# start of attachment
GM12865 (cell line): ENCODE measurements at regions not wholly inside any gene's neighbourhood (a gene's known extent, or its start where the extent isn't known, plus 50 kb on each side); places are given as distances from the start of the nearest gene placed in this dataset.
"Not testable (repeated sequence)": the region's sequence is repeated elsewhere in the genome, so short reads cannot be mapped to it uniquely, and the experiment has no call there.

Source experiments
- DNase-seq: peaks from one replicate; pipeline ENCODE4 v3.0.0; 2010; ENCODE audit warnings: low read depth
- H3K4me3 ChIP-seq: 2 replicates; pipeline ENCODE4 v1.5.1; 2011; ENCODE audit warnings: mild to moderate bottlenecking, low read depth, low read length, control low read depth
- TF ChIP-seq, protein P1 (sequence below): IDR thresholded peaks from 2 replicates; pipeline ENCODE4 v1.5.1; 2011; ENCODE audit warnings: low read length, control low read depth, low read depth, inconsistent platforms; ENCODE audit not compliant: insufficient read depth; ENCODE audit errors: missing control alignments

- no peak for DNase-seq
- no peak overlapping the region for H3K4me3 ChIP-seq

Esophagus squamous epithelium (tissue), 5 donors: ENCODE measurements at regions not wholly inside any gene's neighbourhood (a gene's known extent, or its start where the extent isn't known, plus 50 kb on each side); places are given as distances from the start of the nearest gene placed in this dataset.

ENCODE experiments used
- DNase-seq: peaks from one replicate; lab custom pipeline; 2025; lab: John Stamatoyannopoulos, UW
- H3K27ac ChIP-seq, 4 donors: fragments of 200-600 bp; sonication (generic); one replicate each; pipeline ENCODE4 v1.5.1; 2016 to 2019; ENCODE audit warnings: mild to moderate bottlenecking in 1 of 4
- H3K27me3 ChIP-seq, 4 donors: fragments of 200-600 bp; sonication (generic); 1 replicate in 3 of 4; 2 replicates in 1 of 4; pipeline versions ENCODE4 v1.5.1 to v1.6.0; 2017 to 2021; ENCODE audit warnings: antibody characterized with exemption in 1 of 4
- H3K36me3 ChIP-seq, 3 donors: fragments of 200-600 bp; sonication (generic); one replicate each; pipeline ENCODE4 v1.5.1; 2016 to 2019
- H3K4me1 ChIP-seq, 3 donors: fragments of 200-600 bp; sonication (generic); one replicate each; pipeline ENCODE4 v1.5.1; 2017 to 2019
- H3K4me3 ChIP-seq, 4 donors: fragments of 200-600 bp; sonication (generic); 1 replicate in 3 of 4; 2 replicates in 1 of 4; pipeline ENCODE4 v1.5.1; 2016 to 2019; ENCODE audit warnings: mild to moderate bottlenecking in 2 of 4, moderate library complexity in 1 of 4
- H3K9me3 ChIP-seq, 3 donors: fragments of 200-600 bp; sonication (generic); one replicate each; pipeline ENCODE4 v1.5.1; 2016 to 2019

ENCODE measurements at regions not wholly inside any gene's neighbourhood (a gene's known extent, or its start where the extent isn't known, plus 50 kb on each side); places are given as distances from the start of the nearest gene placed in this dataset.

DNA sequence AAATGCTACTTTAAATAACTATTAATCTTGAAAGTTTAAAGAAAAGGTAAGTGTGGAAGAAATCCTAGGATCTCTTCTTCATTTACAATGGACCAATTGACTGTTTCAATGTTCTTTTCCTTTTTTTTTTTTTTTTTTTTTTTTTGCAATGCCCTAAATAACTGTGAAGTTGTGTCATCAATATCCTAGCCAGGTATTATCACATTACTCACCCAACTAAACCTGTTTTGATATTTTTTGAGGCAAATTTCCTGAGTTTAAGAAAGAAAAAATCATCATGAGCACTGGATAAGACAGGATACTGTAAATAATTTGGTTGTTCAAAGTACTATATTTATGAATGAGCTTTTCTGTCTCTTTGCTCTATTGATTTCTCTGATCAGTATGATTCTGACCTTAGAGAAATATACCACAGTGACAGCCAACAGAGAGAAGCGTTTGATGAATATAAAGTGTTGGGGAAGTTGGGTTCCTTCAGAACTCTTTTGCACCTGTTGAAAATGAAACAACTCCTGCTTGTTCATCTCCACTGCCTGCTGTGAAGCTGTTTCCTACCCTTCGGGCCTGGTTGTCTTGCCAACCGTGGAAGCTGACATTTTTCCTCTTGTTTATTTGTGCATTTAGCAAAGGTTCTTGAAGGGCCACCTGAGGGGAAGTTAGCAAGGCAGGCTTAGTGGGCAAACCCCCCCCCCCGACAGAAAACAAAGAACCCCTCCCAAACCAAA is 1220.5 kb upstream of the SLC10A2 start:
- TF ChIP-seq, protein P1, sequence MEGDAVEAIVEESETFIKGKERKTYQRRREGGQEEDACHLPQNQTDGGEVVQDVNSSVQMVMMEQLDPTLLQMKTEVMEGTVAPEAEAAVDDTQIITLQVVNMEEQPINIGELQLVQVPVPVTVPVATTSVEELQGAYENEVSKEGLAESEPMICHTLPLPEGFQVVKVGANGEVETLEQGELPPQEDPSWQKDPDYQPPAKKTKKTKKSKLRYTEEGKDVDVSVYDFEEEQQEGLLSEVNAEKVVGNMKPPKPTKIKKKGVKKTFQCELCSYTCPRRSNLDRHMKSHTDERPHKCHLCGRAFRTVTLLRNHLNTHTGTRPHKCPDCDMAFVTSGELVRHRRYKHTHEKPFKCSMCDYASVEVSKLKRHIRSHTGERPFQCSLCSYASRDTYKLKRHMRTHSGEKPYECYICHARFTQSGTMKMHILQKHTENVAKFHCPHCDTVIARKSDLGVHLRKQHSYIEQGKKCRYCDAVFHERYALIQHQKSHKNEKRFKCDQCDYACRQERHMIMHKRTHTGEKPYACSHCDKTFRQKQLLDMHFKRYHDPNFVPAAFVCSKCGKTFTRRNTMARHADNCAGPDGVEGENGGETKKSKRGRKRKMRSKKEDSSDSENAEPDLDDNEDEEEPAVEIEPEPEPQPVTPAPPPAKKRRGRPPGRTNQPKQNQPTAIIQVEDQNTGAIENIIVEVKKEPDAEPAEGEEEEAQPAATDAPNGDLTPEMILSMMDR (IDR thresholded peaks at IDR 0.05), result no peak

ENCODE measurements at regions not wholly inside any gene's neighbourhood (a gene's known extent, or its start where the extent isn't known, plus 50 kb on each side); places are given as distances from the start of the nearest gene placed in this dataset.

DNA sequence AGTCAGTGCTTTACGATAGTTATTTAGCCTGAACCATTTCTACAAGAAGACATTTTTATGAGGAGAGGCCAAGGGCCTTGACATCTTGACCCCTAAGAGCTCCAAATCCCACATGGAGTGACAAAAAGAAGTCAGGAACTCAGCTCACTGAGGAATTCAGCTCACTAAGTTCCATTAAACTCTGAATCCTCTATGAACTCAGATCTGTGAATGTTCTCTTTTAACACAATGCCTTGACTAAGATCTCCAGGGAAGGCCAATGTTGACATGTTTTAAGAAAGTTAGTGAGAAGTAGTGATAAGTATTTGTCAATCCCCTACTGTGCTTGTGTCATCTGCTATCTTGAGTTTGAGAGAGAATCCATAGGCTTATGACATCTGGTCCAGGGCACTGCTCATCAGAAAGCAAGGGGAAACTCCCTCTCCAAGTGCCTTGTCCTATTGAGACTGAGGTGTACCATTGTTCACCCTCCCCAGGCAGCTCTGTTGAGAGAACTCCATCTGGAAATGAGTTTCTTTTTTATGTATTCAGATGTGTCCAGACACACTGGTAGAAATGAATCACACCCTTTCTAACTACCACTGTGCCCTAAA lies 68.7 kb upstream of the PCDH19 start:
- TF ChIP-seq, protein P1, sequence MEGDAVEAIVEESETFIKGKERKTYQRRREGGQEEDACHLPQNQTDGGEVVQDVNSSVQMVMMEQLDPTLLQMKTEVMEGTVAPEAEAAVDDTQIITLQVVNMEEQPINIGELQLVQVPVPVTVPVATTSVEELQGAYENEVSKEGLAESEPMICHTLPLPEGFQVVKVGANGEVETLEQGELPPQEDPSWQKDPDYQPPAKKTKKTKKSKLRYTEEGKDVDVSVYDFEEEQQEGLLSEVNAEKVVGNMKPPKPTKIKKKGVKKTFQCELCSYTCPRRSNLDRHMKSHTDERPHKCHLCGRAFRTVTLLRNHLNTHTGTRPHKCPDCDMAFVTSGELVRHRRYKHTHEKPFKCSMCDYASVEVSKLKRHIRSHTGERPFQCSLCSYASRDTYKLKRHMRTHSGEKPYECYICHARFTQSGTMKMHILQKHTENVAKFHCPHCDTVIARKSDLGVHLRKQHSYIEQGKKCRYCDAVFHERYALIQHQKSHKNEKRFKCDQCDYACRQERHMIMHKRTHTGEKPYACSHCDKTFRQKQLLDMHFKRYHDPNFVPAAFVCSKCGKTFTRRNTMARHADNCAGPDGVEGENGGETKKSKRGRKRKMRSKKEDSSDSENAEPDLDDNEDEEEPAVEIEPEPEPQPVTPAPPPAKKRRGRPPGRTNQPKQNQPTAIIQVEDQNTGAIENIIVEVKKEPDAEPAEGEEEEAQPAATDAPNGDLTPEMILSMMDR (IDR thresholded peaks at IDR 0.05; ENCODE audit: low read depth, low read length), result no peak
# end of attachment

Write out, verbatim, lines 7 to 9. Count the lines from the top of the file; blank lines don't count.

- no peak for DNase-seq
- no peak overlapping the region for H3K4me3 ChIP-seq

Esophagus squamous epithelium (tissue), 5 donors: ENCODE measurements at regions not wholly inside any gene's neighbourhood (a gene's known extent, or its start where the extent isn't known, plus 50 kb on each side); places are given as distances from the start of the nearest gene placed in this dataset.